What you’ll find here is simply a long page of project updates from my personal ventures around the city to try and photograph postcards. Additionally, from time to time I’ll share my own research into why some of these sites have changed–using newspaper clippings, city plans and Sanborn maps.
Some interesting news. I’ve been mulling a map–or some sort of visual key that will better display the postcards. I found a neat little plugin and shoveled a ridiculous amount of money to the developers for access to the software that has allowed me to create the Site Locator. So far I have one for the south side, central corridor and west side.
It looks fantastic. Credit to Paul Fehler and his map blog (http://www.bigmapblog.com/). The map used for the selector is Fred Graf’s St. Louis in 1896. While beautiful, it has its obvious limitations. Notably, about 50% of the postcards aren’t represented. A lot of downtown businesses and hotels simply aren’t on the map.
I’m probably going to keep the site selector now, as is, and in the meantime try and create a different map to better suit the needs of the site. On the other hand, I might just select the block, or approximate location of the site in the postcard and….
Yeah it’s complicated.
Overnight you might have noticed some new items pop up, that’s because I spent eight hours putting together two new links: Hotels (Planters, Maryland, Marquette and Jefferson) and Other Hotels. Don’t get mad! If your favorite hotel was relegated to the status of “other,” it simply means at the moment I don’t have enough postcards of that building to warrant an individual page. I mean, let’s be honest. There’s only three unique views of the Planters hotel, the rest are recolors.
New postcards were added to hospitals: St. Mary’s Hospital and St. Mary’s Infirmary. Also, two new postcards were added under private schools: St. Louis University High School and Christian Brothers College.
Tonight is a night off…haven’t had one in at least a week.
It’s been a busy week! If you’ve been checking in lately you’d notice that I’ve uploaded hundreds of postcards to the website which encompass the ‘postcard archive.’ And man that’s time consuming and boring. Almost done! Stay tuned, by the end of the week I should have the ‘Business’ tab completed. After this I plan on looking at ways to better present the postcards included in the archive including perhaps breaking down some of the larger pages into multiple parts.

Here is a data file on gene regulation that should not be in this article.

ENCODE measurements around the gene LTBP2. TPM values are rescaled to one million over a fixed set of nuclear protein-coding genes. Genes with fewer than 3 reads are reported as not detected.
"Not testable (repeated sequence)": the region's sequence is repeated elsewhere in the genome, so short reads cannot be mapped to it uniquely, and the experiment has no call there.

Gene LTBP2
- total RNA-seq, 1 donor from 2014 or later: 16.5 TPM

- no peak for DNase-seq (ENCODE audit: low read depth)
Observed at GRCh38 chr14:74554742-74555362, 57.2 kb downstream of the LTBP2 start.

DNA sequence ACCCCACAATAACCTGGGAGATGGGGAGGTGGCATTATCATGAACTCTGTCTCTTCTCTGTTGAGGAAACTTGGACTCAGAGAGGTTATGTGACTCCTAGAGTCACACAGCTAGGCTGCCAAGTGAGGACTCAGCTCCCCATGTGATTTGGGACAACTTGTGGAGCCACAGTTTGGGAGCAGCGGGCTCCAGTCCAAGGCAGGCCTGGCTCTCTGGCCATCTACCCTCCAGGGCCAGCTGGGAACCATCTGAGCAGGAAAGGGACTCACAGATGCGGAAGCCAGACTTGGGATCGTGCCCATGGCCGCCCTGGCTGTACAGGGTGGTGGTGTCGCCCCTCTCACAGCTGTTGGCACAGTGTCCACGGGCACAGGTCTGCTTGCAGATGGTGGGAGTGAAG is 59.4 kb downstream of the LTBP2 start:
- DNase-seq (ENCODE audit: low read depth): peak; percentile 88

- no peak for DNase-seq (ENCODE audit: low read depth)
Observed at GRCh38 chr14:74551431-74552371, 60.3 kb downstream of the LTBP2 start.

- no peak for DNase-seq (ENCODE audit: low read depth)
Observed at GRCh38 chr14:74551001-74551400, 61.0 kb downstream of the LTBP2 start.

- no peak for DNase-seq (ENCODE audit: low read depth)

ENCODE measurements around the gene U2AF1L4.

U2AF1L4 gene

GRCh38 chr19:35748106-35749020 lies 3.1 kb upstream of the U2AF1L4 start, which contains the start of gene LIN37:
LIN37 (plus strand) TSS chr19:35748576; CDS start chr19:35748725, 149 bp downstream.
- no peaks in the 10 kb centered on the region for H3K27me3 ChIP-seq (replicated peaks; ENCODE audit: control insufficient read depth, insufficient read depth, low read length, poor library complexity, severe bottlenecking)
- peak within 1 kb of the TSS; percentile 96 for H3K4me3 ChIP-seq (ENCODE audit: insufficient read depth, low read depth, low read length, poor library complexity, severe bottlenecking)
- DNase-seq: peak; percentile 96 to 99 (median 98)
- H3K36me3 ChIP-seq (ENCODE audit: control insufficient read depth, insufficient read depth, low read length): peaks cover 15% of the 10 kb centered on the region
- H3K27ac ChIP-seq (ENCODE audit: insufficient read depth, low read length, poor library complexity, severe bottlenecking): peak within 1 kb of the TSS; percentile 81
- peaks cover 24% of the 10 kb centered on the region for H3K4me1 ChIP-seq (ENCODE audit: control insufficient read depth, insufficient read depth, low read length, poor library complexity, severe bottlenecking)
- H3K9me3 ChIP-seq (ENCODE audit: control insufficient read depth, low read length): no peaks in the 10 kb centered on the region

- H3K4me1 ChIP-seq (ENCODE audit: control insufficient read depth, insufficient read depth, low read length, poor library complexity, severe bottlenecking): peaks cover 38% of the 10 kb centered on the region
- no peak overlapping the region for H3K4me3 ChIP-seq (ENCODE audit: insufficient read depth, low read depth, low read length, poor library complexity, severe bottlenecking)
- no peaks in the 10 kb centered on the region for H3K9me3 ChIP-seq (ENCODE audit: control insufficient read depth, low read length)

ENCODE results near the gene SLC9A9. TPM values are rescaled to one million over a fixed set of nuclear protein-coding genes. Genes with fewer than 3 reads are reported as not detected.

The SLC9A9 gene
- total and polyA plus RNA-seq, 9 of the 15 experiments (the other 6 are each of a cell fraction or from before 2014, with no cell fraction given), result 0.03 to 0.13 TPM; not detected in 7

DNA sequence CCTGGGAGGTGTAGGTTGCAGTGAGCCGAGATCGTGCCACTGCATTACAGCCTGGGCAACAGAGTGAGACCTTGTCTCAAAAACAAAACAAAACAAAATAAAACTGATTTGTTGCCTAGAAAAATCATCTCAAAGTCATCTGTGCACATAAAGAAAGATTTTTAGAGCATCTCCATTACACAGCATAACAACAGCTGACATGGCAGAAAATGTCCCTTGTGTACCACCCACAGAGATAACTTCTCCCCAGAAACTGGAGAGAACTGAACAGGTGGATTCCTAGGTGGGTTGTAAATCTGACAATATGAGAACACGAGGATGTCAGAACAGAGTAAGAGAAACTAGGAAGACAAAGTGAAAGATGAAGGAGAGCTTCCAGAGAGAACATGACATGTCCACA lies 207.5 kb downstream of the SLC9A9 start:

I set out this morning to try and correct my mistakes yesterday at the Compton Heights water tower. I think I managed to get it right this time–you be the judge.
The key on the top image is getting the shot to include the fork in the path as well as the hill on the right *I know, I’m being inane*. The second image is more important to get right, because the postcard (below) also features the fountain. I kept finding my picture cut off right before the fountain–finally after a couple minutes I was able to include the curvature of the path and the fountain.
It’s not perfect but I’m satisfied.
I also walked over to Tower Grove Park and took a few photos including the Lindell ruins, Humboldt Statue. I’m not sure why I didn’t take a picture of the Columbus statue, but maybe you folks can.
There’s a few things that stick out here. First, in the postcard it appears there are three different fountains in the basin, whereas today there’s only one. Moreover the fountain that is there today doesn’t appear to have the height as depicted in the postcard above–it could be the artist’s fault though. Yeah, it’s probably his fault.
The next one is a different view of the ruins, and I tried my best to get the shot–unfortunately, as I remarked on twitter, to get it perfect I think I’d have to wade into the basin. It was 84 degrees, maybe if it was a little warmer.
So I took a shot at doing this myself today and I came up a little short–which is a good lesson for folks looking to participate. Make sure to have the postcards you are trying to photograph handy (save them to your phone or print them out).
I visited Compton Heights Reservoir and came up mere feet short on two beautiful postcards, check it out below:
As you’ll see below, I came about 10-15 feet too close to duplicating this postcard perfectly, I should have photographed at the fork in the path (the one behind me, not in front of me) Also, you’ll note how sparse the landscaping is around the water tower today compared to the postcard! I noticed a couple vandalized items in the park and a couple spots where it was apparent landscaping once sat–these are the things you’ll start to pick up on once you look more closely at these old postcards.
Also maybe don’t let the dog get in your shot.
*Update* Upon study of an old park photograph, it appears the pathway that I should have stood at has been altered over time. I was still wrong, but even so, it’ll be much trickier to get the right shot.
Here again, you’ll notice I goofed up. It’s basically the correct shot, except I took the photograph looking Northwest, the postcard is facing Northeast. It doesn’t seem like a huge deal–except, it is. A good reminder that you should have your postcard handy so that you don’t make a special trip and goof up!